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Institutional Inertia in Replacing Animal Testing and The Way Forward: Panel Discussion at ACTC Conference

OCTOBER 08, 2020

Notes from The Field

 

“Good science is not enough to persuade people to replace animal testing” – Round Table at Advances in Cell and Tissue Culture (ACTC) Conference, UK, October 2020.

 

Jarrod Bailey, Ph.D. – Director of Science and Technology, Center for Contemporary Sciences

 

The ACTC conference has taken place in the UK for each of the last 12 years. Academic researchers from the UK and the rest of the world, along with representatives from the biotech industry and stakeholders from various charitable organizations, meet to discuss the progress that has been made in in vitro biomedical sciences and technologies. Research fields are many and diverse, and include infectious diseases, toxicity testing, cancers, the nervous system, Alzheimer’s disease, bone and liver biology and disease, and more.

 

This year, the conference was virtual, in common with many meetings due to COVID-19 restrictions. This didn’t prevent an ambitious and full program, however, which included a round table discussion focusing on what must be done to expedite the uptake and use of human-specific research and testing methods more widely. I was honored to be invited to be a panelist, and to have the opportunity to present and discuss the vision of the Center for Contemporary Sciences.

 

The theme of the round table— “Good science is not enough to persuade people to replace animal testing” —is, of course, the very reason for the existence of CCS. Put simply, we believe (and represent others who believe) that the available scientific evidence warrants and demands a much wider and greater replacement of animal research and testing. At the same time, we appreciate that this is clearly not enough to persuade the powers that be that change must be made as a matter of urgency. Our task is to catalyze a shift in scientific research, away from animal models with their acknowledged pitfalls and scientific and ethical issues, and towards more human-relevant approaches. But while this task demands highlighting the brilliant science, it also demands much more.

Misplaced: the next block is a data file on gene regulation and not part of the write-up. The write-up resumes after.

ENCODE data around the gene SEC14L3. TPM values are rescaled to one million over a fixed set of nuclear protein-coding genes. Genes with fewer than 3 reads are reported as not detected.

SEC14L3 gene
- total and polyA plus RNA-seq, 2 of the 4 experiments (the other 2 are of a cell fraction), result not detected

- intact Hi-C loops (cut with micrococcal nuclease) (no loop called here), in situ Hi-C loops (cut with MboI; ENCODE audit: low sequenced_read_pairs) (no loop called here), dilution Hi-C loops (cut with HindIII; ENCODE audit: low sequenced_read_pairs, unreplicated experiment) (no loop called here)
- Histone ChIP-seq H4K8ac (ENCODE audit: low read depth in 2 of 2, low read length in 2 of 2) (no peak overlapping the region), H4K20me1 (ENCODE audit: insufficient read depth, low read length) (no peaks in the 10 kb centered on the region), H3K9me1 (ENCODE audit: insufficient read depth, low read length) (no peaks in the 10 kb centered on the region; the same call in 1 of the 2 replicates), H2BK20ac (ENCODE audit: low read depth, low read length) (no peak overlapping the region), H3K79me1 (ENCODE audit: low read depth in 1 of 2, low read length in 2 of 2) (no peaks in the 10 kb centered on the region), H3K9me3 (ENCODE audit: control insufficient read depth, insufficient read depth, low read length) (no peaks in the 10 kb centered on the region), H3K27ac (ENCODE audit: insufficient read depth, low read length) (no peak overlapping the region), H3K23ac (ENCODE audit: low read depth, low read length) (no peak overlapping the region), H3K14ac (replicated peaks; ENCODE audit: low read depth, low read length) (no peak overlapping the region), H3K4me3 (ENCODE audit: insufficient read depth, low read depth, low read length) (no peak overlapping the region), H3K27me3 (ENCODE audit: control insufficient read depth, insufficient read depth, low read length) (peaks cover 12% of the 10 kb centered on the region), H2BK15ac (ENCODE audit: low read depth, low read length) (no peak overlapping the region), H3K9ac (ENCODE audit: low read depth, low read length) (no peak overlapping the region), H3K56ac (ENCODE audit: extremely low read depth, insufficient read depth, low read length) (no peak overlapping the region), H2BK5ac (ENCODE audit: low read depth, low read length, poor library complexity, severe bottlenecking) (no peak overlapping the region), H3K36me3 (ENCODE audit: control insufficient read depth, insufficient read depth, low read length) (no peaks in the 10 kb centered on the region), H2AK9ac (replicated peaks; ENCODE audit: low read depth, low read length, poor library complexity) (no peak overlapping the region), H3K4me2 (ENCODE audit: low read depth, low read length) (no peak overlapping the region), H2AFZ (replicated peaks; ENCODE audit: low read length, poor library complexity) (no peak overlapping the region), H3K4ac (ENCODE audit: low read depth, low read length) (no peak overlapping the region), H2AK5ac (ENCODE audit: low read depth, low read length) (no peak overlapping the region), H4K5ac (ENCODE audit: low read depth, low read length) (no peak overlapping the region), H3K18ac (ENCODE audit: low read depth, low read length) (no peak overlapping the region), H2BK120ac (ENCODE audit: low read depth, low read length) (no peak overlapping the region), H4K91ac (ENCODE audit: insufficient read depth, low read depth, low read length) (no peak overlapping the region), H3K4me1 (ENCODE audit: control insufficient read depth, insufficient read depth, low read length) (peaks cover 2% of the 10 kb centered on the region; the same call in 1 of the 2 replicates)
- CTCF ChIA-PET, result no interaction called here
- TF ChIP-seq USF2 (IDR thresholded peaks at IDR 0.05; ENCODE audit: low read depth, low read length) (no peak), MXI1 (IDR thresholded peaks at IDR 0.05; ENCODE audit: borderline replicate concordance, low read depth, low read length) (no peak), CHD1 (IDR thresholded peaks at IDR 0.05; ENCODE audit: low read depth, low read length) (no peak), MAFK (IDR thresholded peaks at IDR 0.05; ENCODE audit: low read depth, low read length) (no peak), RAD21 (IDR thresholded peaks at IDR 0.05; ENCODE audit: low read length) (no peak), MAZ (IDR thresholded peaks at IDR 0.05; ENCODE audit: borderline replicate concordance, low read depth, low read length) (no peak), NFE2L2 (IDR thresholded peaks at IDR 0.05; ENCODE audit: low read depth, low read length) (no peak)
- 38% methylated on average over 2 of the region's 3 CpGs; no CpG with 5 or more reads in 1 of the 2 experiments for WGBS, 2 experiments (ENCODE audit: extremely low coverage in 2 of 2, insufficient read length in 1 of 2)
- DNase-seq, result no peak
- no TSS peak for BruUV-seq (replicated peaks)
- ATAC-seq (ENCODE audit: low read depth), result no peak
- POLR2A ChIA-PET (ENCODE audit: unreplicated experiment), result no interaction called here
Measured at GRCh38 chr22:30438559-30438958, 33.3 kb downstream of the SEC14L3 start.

I presented some salient, and immediate, ongoing aspects of the mission of CCS that will help to achieve this. It will involve enlightening all stakeholders of the multi-faceted benefits of human-focused research. We must help to support innovative biotech companies, by connecting them with users, funders, investors, and decision makers. We will conduct scientific workshops and publish papers to improve the adoption of human-specific technologies. We will increase the pipeline of early-career researchers and associated business and legal professionals into the field. And much more.

 

The other members of the panel added valuable thoughts and opinions on how to change science for the better. Altogether, it was a stark reminder of the obstacles that must be overcome, as well as a heartening and optimistic display of resolve, knowledge, perspicacity and strategic thinking. When people like this put their minds to it, as they are, their goals are attained. There was wide acknowledgement that money was a major driver of change—as it is in so many areas of life. The failures that result from non-optimal research and testing methods with poor human relevance cost money. The savings that come from better science are considerable. There is cause for optimism, with global research trends, funding, the keen interest of, and training of, early career scientists. There was a consensus that earlier, and greater, communication between all stakeholders was of critical importance, and should be facilitated and encouraged. There was support for developing methods to meet the demands of the end users, instead of the other way around, and for ensuring that validation of in vitro methods was appropriate, fair and scientific, where it is often the opposite. There was a shared view that confidence in these methods needed to be imparted to those who can elicit change (funders, regulators, politicians), and that their encouragement from the public was vital.

 

I, my colleagues at CCS, and many people I know in the biomedical sciences share these views. The key to the change so many appreciate and seek, however, is—as ever—in translating considered conversation and ideas into action and tangible results. This has been our most fervent commitment since CCS came to be just a few months ago, and we are already putting it into practice.

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